"Things have not suddenly become awesome over the course of the past week... It is very easy to be sucked into the gushingly positive narratives and often unsupported narratives put forth by the financial media. This is particularly true when the move in asset prices can make minutes seem like days and hours seem like months. Excessive market valuations, weak internal measures, and a deteriorating backdrop has historically been a “wicked brew” for investor outcomes."
"We see the US economy moving into modest disequilibrium over the next 1-2 years, with an unemployment rate falling below its long-run sustainable rate and inflation rising above the Fed’s target. Looking ahead, overshooting means that the economy could begin to develop imbalances, increasing the odds of another downturn further into the forecast horizon."
"The paradigm has shifted in terms of inflation. Long-end interest rates are dangerous. Make sure you are being really careful about the long-end exposure as we saw this week." - Rick Rieder, CIO for global fixed income at BlackRock.
Two weeks ago we warned of the "unintended consequences" of Dodd-Frank which are likely to crush bond market liquidity. On the day of Brexit we got a glimpse of what can happen when the world's most liquid bond market suddenly isn't and as one veteran bond trader exclaimed today, US Treasury market liquidity is "worse than Brexit."
"Tobias Levkovich’s US share-shrinker portfolio has risen sharply relative to the S&P following the US election. Clearly, the market thinks that much of the capital repatriated from overseas will be returned to shareholders. This doesn’t bode especially well for those who hope policy changes will encourage a significant pick-up in US company capex."
While Chinese policymakers have taken the yuan's recent slide in stride, they are getting ready to slow its descent - i.e., sell reserves - for fear of fanning capital flight if the currency falls too quickly through the psychologically important 7-per-dollar level, Reuters reports citing policy advisers.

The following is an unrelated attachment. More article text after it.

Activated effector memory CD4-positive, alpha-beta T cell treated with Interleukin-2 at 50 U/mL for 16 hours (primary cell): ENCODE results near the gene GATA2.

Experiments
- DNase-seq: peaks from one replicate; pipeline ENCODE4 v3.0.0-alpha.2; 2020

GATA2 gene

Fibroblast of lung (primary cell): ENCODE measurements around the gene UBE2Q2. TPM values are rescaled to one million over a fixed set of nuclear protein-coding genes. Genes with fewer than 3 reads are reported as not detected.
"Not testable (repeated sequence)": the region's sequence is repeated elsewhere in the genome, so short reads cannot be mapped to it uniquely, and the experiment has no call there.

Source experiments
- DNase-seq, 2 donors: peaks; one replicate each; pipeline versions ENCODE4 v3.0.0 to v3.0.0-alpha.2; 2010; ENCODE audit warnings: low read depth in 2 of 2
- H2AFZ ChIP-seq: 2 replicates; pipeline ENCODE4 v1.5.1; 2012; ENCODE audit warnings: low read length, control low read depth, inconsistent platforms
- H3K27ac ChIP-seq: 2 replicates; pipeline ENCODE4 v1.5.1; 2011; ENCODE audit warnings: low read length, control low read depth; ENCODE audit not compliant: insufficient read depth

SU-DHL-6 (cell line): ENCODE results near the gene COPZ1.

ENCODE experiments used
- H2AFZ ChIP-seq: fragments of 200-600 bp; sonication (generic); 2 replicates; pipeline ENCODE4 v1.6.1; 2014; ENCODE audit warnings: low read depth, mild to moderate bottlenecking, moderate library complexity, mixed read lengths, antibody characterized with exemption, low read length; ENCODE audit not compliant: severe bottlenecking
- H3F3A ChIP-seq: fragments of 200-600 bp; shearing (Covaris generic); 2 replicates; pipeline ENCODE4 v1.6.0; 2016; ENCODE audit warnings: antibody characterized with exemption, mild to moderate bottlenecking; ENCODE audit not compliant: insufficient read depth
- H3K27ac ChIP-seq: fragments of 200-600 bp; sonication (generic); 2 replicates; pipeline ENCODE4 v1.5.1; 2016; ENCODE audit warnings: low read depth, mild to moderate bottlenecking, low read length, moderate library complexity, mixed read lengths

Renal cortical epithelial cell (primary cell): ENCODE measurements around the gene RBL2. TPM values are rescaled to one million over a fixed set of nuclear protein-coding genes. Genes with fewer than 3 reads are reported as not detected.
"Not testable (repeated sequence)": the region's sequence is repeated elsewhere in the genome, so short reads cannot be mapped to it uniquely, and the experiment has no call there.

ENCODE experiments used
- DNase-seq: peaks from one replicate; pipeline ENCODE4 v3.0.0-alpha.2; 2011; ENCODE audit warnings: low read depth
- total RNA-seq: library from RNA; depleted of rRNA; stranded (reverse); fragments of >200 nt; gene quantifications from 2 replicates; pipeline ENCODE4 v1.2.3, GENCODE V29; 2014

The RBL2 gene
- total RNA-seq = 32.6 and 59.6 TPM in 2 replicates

More of the same this morning as the dollar extended its advance on the still undeteremined Trump reflationary policy measures after Yellen signaled an interest-rate hike could be imminent, while bond yields around the globe rose again, metals declined, European stocks advanced and futures were modestly in the red just shy of all time highs.
Violent rotation: record inflows to equity ETFs, record inflows to financial sector funds, biggest bond redemptions in 3½ years, record redemptions from EM debt, largest equity inflows in 2 years ($28bn), biggest bond outflows in 3½ years ($18bn); widest weekly disparity between stock & bond flows ever.
Global bond yields and the dollar both weakened after the Bank of Japan offered to buy an unlimited amount of debt at fixed yields, stabilizing the global bond rout, while investors awaited testimony from Fed Chair Janet Yellen that will help shape the outlook for interest rates ahead of a December rate hike that is now seen as near certain.
We warned last night that the runaway yields on Japanese Government Bonds were a worrisome signal that the Bank of Japan had lost control (as short-dated yields rose above target and 10Y broke above policy 0.00% levels). Sure enough, it appears Kuroda hit the panic button tonight as it announced it first ficed-rate unlimited bond purchase operation.
Less than two months after Facebook admitted it had overstated the influence of its product to advertisers, today the social network again reported that it had "discovered several mistakes" in its reporting of metrics to partners and advertisers. One of these mistakes could lead to pages seeing their 28-day reach drop by 55%, the company said.